• Golden Gate Bay Cruise, 1-hour under the Golden Gate Bridge and around Alcatraz, it is San Francisco’s only bay cruise in 12 languages, departs 8–14 times daily; we recommend this cruise for views that you’ll remember a lifetime.
• SF Explorer Cruise, 90-minute cruise offers spectacular views and narratives on Natural History, Architecture, and Native American Culture; departs May-Sept
• California Sunset Cruise, a 2-hour twilight sail with hearty appetizers and guitar music, April-October
San Francisco Cruise Port at Pier 27 and 35
DESCRIPTION: Prior to 1991, major cruise lines rarely docked at San Francisco’s port that was blighted by a doubled-deck freeway. Then demolition of Embarcadero Freeway followed by The Embarcadero Roadway and Pier Facade beautification projects led to a modest clean-up of Pier 35. Today it hosts ~80 cruise ship calls annually by Carnival, Royal Caribbean, Princess, Celebrity, NCL, Holland America, Cunard and Silversea. They utilize San Francisco as a Port of Call for routes to Alaska, Vancouver, Seattle, Los Angeles, San Diego, Mexico Riviera and Hawaii. Since the cruise industry is upgrading to larger (3000-4000) passenger ships on the Pacific Coast, San Francisco upgraded Pier 27 to host with an attractive terminal with public plaza passenger amenities that open to The Embarcadero for ground-to-ship vistas. Pier 35 is now a supplemental port to dock large cruise ships simultaneously with large cruise ships docked at Pier 27.
ADDRESS: Pier 35 and Pier 27 on The Embarcadero.
TRANSIT: Muni Metro F-Line stop at The Embarcadero & Greenwich Street
PARKING: City Park garage at 80 Francisco Street and Ace Parking at 55 Francisco Street & The Anchorage Center
PHONE: contact the cruises lines for their respective ship info
Black San Francisco Tours
DESCRIPTION: Take a guided tour through 220 years of the Black Experience in San Francisco with John William Templeton, author of Our Roots Run Deep: the Black Experience in California; Templeton offers a Downtown guided tour, all-city excursions and Original Jazz Clubs of the Barbary Coast in San Francisco Tour. Templeton will give you the real deal on San Francisco’s history with surprising backstory.
PRICING: walking tours $15, motor tours $35
ADDRESS: contact Templeton for meeting place and details in San Francisco
Victorian Home Walk Tour
DESCRIPTION: Experienced tour guides have shown visitors SF’s world famous architecture for over 14 years. For 2.5 hours, they go where tour buses are not allowed, without hills. They hold a yellow sign that says “Victorian Home Walk”; arrange a private tour for 10 or more. They include transportation to Pacific Heights, a stroll through the best Victorian neighborhoods, and a visit inside a Queen Anne Victorian house.
PRICING: $25 per person, no credit cards; fee collected at end of tour
ADDRESS: San Francisco; departs 11a daily from Union Square; no reservations required
Urban Trek USA
DESCRIPTION: Features four different walking tours that are environmentally-friendly and enable guests to understand why San Franciscans love their city so much. Points of interest include: Union Square, Chinatown, Jackson Square, North Beach, Telegraph Hill, Levis Plaza and the Ferry Building.
PRICING: $30 per person
ADDRESS: San Francisco; 900 Market Street in the lower level of Hallidie Plaza
PHONE: reservations required 415-265-8229
CitySightseeing San Francisco
DESCRIPTION: The original open-top, English double-decker tour bus company in the San Francisco offering hop-on/hop-off tours. Experienced tour guides in the upper deck provide insights about each attraction coupled with a driver down below. Start with the 1.5 hour San Francisco Downtown Loop. If so inclined, add the Golden Gate Bridge + Sausalito Loop or Golden Gate Park Loop or Night Tour in the same day. If you really hate driving on steep hills and the hassles of parking, sample area attractions with the 4-in-1 All Loops Tour for best value over 48 hours. You can also bundle trips to Alcatraz, Wine Country, Muir Woods, Yosemite, San Francisco Segway Tours and GPS Guided GO Cars.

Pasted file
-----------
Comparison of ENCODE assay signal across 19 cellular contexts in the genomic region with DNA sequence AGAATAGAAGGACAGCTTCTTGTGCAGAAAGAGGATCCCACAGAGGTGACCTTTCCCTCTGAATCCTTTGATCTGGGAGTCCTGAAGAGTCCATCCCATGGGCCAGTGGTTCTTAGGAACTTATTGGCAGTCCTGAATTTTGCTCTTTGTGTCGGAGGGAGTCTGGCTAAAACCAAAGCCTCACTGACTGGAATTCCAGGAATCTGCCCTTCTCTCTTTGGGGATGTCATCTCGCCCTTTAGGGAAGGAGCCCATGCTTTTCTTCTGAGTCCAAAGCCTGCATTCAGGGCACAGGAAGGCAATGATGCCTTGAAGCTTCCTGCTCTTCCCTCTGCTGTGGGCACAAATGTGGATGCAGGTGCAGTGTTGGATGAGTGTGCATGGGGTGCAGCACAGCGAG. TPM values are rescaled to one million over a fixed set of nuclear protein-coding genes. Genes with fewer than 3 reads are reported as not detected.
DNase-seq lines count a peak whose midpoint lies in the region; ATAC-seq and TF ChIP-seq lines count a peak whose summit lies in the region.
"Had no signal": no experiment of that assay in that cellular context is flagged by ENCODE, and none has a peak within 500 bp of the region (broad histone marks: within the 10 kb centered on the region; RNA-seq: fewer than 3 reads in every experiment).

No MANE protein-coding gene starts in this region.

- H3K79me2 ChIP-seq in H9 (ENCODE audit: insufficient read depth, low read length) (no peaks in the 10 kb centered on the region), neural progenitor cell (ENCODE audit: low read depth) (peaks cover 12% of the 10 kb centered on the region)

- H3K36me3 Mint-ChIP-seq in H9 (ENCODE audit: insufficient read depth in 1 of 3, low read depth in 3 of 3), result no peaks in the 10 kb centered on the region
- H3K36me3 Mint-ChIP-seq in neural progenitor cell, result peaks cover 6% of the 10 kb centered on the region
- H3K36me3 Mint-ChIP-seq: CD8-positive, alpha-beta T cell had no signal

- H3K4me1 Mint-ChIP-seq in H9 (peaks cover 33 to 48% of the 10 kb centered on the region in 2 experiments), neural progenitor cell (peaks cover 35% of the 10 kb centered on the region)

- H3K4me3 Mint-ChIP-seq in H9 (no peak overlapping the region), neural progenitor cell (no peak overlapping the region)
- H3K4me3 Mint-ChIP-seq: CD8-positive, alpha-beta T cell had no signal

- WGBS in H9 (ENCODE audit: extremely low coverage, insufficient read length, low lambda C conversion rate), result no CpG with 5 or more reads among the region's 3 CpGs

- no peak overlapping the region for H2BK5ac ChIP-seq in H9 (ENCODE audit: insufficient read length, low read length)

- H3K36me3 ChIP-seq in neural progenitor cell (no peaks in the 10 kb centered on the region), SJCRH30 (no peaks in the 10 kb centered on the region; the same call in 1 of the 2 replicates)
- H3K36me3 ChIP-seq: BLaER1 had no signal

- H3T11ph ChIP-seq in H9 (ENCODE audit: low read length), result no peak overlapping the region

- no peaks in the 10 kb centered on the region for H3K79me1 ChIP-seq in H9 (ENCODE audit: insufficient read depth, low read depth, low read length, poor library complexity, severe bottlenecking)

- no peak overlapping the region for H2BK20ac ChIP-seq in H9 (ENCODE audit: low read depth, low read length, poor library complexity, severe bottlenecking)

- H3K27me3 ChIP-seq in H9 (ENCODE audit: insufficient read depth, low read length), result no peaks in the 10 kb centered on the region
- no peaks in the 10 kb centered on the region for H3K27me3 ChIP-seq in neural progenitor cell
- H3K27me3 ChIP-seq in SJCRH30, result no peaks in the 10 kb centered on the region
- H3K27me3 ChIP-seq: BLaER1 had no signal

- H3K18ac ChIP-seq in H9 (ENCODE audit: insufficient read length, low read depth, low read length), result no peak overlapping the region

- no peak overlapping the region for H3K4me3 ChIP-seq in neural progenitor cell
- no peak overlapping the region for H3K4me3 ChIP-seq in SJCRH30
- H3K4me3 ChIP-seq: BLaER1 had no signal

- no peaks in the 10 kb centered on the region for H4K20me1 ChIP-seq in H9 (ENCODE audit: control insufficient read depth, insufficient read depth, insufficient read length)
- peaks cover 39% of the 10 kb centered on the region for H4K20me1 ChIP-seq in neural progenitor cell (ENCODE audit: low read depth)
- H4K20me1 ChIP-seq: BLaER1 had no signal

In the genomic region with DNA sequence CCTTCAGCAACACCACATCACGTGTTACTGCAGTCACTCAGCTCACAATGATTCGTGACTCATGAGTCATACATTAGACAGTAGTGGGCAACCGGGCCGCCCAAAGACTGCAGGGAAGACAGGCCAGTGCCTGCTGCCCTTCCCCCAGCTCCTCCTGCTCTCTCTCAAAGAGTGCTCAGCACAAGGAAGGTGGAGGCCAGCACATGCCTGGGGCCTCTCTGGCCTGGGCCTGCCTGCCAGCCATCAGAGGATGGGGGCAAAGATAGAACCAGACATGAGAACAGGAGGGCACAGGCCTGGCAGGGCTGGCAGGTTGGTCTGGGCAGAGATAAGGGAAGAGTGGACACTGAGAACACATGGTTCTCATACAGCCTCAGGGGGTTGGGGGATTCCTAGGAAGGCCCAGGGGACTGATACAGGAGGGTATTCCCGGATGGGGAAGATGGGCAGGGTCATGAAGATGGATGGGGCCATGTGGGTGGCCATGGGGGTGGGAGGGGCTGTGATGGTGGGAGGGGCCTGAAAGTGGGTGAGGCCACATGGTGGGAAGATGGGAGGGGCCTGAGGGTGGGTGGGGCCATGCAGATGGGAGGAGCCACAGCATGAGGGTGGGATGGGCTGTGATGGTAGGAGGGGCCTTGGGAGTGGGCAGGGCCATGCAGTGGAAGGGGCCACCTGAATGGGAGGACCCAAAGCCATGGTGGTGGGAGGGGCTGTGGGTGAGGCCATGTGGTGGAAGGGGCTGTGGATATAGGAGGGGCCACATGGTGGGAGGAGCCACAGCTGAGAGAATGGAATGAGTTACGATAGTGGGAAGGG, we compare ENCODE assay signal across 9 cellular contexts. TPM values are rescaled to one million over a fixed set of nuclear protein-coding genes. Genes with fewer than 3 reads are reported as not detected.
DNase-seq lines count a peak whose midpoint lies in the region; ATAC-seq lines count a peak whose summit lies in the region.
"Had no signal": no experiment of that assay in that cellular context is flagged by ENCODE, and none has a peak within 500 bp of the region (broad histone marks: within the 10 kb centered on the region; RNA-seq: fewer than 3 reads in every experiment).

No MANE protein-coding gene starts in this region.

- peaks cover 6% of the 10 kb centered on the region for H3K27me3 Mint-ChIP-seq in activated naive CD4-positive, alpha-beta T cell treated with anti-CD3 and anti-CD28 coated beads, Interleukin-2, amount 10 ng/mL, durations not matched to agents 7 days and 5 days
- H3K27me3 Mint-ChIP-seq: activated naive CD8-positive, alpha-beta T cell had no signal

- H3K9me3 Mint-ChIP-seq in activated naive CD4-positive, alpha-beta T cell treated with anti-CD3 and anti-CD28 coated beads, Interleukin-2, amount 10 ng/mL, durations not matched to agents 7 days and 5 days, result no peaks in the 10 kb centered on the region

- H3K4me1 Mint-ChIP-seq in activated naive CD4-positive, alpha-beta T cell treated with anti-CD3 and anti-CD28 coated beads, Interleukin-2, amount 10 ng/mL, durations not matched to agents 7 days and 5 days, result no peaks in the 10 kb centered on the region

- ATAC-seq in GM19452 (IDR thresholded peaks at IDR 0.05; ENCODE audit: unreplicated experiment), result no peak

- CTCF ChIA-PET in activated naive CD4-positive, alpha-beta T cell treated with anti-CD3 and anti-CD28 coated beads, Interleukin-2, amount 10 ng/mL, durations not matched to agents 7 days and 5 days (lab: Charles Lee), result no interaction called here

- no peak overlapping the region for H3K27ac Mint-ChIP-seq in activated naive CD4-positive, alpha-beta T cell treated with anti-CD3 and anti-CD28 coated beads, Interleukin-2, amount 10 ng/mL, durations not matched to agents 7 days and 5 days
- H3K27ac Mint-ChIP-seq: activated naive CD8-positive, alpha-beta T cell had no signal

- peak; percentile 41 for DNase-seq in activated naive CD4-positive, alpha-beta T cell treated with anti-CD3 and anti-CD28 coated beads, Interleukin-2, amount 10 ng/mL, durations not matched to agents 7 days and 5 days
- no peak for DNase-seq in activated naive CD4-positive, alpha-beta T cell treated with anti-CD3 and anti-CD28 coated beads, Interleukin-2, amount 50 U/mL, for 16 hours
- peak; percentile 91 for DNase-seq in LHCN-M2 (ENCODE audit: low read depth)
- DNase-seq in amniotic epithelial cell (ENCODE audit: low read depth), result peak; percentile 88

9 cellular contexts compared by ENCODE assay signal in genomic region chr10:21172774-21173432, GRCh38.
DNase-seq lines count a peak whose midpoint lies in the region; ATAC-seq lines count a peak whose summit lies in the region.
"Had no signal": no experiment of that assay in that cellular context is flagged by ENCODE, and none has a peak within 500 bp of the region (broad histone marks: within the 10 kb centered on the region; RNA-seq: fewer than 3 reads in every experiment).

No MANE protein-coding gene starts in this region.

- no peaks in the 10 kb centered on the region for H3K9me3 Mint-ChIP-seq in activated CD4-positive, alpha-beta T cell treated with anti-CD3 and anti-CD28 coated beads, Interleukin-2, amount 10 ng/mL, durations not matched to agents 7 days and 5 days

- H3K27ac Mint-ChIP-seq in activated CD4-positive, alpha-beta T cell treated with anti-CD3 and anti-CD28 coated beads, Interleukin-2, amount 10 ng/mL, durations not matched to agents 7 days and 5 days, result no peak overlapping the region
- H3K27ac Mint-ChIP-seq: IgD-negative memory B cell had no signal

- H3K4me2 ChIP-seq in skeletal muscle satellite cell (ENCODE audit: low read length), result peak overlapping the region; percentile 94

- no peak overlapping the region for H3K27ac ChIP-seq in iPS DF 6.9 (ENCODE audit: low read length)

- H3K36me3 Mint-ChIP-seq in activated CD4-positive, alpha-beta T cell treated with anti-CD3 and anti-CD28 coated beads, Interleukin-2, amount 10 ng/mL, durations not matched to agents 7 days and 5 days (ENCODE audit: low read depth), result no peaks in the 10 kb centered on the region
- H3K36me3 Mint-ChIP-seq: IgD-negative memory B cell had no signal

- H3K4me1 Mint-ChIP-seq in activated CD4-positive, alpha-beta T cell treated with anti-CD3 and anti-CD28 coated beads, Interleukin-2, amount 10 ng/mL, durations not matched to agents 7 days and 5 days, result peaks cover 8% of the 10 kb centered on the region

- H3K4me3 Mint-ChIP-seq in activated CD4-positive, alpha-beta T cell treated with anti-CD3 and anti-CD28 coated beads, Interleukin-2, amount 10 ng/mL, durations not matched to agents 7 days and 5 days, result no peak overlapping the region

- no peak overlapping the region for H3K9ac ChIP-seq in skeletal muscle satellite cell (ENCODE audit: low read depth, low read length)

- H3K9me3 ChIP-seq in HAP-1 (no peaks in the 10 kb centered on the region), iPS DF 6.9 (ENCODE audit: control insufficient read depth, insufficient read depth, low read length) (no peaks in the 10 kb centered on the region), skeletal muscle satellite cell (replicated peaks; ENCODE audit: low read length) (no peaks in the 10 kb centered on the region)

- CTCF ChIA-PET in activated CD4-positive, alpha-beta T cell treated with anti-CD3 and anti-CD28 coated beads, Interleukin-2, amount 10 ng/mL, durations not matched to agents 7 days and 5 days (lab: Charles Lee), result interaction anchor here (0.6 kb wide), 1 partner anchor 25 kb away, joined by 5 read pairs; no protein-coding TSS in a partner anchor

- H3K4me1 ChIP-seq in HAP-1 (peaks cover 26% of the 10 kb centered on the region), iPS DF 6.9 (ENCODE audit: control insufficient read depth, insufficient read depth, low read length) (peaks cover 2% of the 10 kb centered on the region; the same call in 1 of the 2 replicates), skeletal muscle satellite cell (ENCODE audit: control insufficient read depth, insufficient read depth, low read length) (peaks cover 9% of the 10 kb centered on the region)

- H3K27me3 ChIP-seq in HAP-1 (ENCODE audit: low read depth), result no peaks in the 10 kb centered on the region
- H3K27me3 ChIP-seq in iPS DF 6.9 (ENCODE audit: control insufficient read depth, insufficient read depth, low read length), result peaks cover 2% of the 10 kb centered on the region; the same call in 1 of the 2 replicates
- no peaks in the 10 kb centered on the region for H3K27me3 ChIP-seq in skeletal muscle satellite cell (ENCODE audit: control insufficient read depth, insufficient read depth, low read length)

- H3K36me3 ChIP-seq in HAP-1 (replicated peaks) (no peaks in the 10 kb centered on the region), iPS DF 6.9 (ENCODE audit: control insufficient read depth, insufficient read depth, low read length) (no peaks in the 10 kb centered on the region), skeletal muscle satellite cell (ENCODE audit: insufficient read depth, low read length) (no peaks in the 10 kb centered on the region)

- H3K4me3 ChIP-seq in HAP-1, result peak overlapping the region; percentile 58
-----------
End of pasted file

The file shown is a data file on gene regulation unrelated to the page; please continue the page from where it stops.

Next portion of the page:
PRICING: buy online for discounts – San Francisco Downtown Loop $25 Adults, $16 Child; 4-in1 All Loops Tour $50 Adult, $28 Child
DEPARTS: daily 9a-5p, every 10-20 minutes at 18 locations
ADDRESS: begin at 2800 Leavenworth Street MAP
TRANSIT: only one block from Muni Vintage Streetcar to Fisherman’s Wharf station or the Fisherman’s Wharf turnaround for Powell & Hyde Cable Car
DESCRIPTION: A clever storytelling GPS-guided mini-car that gives you an open-air touring experience unlike any other. Select from 5 languages that guide you to the major attractions of San Francisco. The two-seated, three-wheel vehicles fit in the tightest places that a bus tour can not touch. Its eco-friendly too.
PRICING: 1st hour $49, 2nd hour $39, each additional hour $29, No further charge after 5 hours
ADDRESS: San Francisco; pick-up/drop-off 2715 Hyde Street or 321 Mason Street
Bike and Roll San Francisco
DESCRIPTION: Take a beautiful bicycle ride on the Bay Trail over the Golden Gate Bridge to Sausalito with a return trip to San Francisco by ferryboat! The tour is an easy 9-mile adventure as most of the ride is flat and the last 3 miles are downhill. Sights of interest include Fisherman’s Wharf, Aquatic Park, Ghirardelli Square, Fort Mason, Palace of Fine Arts, the Presidio, Fort Point, the Golden Gate Bridge, Sausalito shops, Alcatraz and Angel Island.
PRICING: Begins at $10 per day
ADDRESS: 899 Columbus Avenue, San Francisco
San Francisco Freeway Network is well developed in terms of traffic status signs, car pool lanes and metered entrance ramps. Nevertheless, traveling westbound on San Francisco-Oakland Bay Bridge (locally called “Bay Bridge”) remains crowded during commuter hours. When traveling westbound on the Bay Bridge, you pay a toll. Traveling eastbound is FREE. Avoid traffic tickets, DO NOT USE Bay Bridge Fastrak lanes without a pre-paid toll transponder on your vehicle. Some car rental agencies include them for a fee.